If you want to bring Hunter to ladder these days, one of your best options is Camel Hunter. It is a very strong version of the classic midrange list that runs extra early game to get control of the board early and build into larger threats. However, if you plan on taking the deck to ladder, you need to know how to use it to beat the other popular decks. This guide will break down how Camel Hunter matches up against Renolock, and how careful planning and resource conservation can win the match.
The original decklist for Camel Hunter (linked below) is a very strong deck. However, you can still make a lot of changes to the list to better suit your personal style. You can run a minion heavy version, one that has a secret package and more early game, or one that has a good amount of burst. It really depends on what decks are most popular at your current rank. While you still need to play the core list, you should also not be afraid to go outside of the regular cards.
When facing against Warlock you always want to mulligan for Zoo unless you have a very strong suspicion your opponent is Renolock. While you can recover against Renolock with a slower midrange hand, that will crumble against Zoo. As a result, you are just going to be looking for one and two drops. You are a board control deck, and you only want to keep slower cards if you have a way to start the game. Three and up is just too slow unless you have the coin.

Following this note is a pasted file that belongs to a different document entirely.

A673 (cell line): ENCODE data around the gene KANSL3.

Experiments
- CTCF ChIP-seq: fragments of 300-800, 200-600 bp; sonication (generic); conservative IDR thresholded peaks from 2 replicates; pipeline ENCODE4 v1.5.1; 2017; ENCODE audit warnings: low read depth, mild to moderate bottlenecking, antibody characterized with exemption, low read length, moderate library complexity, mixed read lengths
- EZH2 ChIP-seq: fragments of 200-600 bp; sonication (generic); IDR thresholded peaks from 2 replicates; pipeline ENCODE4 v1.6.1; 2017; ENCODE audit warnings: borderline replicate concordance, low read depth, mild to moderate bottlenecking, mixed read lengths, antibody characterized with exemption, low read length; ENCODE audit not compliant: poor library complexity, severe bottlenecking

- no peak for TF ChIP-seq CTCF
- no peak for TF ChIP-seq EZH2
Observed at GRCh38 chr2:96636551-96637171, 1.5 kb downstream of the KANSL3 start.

Cards to KeepWebspinner Glaivezooka Flame Juggler Haunted Creeper Knife Juggler
Desert Camel should always be kept with the coin.
Animal Companion is strong keep with the coin or an early curve.
Cult Master can be really strong with a lot of small opening minions.
Houndmaster is a good keep with the coin and a solid beast opening.
Piloted Shredder follows the same rules as Houndmaster.
How to Win
Renolock is a very sound deck that has very strong plays throughout the entire curve. While those plays are not all minion, their spells are just as important to their overall gameplan. As a result, you need to carefully plan each minion you play in relation to what Renolock can do. That means try to have enough threats to challenge their minions, but not enough where you are going to get blown out by AOE.